13 July 2016
After fighting broke out in South Sudan’s capital Juba over the weekend, Red Cross staff are beginning to assess the situation there.
Armed confrontations have escalated in Juba since Thursday 7 July.
At this stage the numbers of deaths and wounded are uncertain although they are likely to be high.
The current violence comes after several months of gathering tensions throughout the country.
In June intense fighting also started in the north-western city of Wau.
All this takes place against the backdrop of multiple peace talks and deals designed to end the internal conflict that began in late 2013.
President Salva Kiir and his rival, Vice-President Riek Machar, announced a ceasefire which came into force on Monday at 15:00 GMT.
The ceasefire appears to be holding.
Access to Juba remains extremely limited.
However, in order to try and assess the humanitarian situation, on Monday the International Committee of the Red Cross (ICRC) were able to access seven sites in a small part of the city.
The ICRC have already provided some urgent assistance for the people who have been wounded or forced to flee their homes during the recent fighting. This has included:
- Providing food (such as sorghum, beans, salt and sugar) to hundreds of people.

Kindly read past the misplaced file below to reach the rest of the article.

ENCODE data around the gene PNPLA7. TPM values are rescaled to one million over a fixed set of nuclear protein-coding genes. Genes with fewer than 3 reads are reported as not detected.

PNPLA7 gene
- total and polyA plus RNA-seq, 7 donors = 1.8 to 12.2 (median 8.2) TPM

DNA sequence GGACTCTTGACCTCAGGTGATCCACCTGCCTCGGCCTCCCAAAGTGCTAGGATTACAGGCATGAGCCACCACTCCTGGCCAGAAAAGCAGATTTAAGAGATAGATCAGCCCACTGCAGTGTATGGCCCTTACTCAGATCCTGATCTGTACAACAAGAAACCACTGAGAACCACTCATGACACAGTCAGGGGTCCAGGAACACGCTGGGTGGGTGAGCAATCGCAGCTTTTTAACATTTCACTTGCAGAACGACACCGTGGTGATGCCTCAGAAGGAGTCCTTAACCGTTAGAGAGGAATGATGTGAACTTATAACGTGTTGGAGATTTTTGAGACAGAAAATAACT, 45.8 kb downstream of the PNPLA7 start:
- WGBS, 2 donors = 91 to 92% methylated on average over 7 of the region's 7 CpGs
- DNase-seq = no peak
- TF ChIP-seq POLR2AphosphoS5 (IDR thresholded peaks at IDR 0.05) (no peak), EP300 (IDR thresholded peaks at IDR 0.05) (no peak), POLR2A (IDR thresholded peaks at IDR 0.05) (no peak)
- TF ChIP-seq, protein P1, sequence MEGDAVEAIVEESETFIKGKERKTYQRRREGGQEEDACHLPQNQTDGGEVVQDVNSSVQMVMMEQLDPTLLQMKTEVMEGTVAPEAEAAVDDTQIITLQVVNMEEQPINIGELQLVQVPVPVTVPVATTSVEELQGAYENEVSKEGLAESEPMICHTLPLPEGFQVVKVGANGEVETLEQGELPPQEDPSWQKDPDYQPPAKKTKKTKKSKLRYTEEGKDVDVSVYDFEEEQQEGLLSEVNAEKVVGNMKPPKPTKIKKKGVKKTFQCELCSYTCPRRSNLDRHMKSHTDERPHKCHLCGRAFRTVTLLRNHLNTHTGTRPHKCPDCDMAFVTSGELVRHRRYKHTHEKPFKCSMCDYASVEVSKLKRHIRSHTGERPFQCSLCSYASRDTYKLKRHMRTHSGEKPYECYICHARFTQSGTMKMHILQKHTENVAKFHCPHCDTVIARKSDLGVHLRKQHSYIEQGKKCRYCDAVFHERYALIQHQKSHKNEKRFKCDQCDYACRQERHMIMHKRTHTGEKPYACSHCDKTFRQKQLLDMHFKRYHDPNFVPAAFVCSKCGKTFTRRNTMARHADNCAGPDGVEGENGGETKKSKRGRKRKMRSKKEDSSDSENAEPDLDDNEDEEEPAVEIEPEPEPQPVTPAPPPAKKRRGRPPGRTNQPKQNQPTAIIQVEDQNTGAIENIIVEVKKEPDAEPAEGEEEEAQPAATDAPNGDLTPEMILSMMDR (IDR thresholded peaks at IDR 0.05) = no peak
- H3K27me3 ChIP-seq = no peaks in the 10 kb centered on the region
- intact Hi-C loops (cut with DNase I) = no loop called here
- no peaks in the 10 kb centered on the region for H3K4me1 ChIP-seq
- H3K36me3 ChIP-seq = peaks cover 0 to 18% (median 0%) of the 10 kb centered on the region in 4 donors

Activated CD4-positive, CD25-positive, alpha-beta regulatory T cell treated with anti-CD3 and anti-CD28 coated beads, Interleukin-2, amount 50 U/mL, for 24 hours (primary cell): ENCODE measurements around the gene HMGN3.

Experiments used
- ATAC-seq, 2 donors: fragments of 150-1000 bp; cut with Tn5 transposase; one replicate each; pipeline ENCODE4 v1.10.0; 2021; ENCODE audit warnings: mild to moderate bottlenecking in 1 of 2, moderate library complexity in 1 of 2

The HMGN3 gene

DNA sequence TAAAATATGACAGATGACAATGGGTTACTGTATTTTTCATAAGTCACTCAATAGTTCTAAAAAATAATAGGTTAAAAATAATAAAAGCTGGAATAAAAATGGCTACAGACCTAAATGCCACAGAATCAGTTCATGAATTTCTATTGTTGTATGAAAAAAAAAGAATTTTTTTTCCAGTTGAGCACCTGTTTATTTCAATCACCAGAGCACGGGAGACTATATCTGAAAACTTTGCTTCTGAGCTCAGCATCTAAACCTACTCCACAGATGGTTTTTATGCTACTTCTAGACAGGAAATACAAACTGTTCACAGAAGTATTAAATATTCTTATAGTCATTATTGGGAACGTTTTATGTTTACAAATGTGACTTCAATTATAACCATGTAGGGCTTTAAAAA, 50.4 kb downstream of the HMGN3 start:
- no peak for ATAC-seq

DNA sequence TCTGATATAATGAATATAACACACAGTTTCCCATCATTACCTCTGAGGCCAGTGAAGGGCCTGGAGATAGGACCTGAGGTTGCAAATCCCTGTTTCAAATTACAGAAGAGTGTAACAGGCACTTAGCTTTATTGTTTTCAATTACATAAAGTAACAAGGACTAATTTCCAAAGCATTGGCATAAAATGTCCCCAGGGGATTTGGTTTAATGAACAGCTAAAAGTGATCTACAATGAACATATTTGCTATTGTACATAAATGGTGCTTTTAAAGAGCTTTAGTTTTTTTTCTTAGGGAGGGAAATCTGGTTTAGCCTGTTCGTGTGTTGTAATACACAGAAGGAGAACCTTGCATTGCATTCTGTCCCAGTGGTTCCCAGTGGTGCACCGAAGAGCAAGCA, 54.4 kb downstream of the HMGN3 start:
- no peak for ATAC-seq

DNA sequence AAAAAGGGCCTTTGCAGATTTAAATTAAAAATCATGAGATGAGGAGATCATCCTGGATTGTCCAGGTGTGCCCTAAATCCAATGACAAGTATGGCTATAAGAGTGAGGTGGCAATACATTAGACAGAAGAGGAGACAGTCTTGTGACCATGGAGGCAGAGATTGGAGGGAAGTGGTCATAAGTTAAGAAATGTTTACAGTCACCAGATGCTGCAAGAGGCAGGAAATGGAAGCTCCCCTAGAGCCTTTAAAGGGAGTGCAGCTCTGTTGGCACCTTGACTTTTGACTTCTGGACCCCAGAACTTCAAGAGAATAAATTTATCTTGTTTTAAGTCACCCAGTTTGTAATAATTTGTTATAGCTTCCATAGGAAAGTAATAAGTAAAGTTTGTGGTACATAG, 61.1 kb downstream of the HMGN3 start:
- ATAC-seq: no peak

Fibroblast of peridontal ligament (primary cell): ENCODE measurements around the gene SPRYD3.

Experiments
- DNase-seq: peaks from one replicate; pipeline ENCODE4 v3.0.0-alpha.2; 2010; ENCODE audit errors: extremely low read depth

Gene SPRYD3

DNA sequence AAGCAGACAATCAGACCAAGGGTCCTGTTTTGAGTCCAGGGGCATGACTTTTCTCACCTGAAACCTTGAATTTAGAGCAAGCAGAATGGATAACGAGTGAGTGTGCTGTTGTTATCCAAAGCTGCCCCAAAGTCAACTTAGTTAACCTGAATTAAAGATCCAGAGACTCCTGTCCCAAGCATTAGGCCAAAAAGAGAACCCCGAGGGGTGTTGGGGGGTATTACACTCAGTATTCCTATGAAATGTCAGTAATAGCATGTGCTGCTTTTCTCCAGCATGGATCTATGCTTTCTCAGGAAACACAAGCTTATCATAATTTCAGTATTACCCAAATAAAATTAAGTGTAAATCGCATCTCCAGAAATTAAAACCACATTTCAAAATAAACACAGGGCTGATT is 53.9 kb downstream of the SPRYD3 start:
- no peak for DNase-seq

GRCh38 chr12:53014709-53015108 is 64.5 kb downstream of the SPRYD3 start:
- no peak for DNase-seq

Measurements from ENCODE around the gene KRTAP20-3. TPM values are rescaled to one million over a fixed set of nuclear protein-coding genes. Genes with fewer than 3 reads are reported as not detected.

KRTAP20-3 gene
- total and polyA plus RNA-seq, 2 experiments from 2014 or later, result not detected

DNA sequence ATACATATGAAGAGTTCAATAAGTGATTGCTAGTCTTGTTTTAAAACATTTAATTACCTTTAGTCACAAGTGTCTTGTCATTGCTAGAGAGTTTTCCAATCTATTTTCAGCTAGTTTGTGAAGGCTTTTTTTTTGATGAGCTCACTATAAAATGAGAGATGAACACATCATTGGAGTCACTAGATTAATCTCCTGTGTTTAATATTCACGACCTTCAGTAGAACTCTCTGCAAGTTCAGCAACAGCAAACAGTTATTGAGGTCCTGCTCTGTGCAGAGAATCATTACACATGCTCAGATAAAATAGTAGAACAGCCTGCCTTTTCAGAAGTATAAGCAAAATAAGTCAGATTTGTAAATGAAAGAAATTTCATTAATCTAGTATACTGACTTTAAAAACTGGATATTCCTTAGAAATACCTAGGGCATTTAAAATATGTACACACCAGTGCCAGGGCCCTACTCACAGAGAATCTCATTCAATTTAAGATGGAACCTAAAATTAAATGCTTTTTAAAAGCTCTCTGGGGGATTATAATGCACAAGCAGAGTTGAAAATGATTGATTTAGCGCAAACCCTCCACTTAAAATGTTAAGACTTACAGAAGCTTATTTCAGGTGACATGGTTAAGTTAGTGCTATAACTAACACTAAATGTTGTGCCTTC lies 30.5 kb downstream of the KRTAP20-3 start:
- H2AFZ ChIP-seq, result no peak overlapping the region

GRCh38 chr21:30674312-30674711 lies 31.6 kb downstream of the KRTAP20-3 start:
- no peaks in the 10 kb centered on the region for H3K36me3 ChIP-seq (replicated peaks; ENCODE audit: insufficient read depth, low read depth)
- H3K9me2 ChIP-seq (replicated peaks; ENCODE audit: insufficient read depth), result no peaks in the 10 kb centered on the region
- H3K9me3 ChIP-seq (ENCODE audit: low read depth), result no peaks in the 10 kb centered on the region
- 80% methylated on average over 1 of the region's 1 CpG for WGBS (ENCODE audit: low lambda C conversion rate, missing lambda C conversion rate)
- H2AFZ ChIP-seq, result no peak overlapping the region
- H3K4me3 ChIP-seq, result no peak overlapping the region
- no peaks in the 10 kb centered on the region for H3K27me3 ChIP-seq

- Providing medical supplies and essential drugs to Juba Teaching and Juba Military Hospitals to care for the wounded.
- Working with the South Sudan Red Cross to safely manage dead bodies.
Heavy rains have made the situation worse for those forced to flee their homes by the fighting. There is a concern for public health.
Priorities in the coming days
The ICRC aim to continue to expand relief operations when the security situation allows.
This will involve providing for the immediate needs of the wounded, sick and homeless, as well as ensuring ICRC manage dead bodies with dignity.
The ICRC are also working on the water treatment station at the Nile to make it operational as soon as possible, in order to provide clean water to the affected population.
Currently, ICRC operations continue in the rest of the country.
In Wau for example, in addition to food, shelter and health assistance to the people displaced in the town and in rural areas after fighting erupted two weeks ago, the ICRC have also facilitated more than 1,000 phone calls so that people can reconnect with their loved ones.
Our support to Maiwut and Kodok hospitals also continues.
- The ICRC operation in South Sudan is the second largest in the world, behind only Syria.
- Since 2014 the British Red Cross has provided over £1 million funding and a variety of specialist staff to ICRC operations in South Sudan – thanks to our supporters.
- Please donate to theSouth Sudan Crisis Appeal.
- Read more stories from South Sudan and find out more about the ICRC’s work.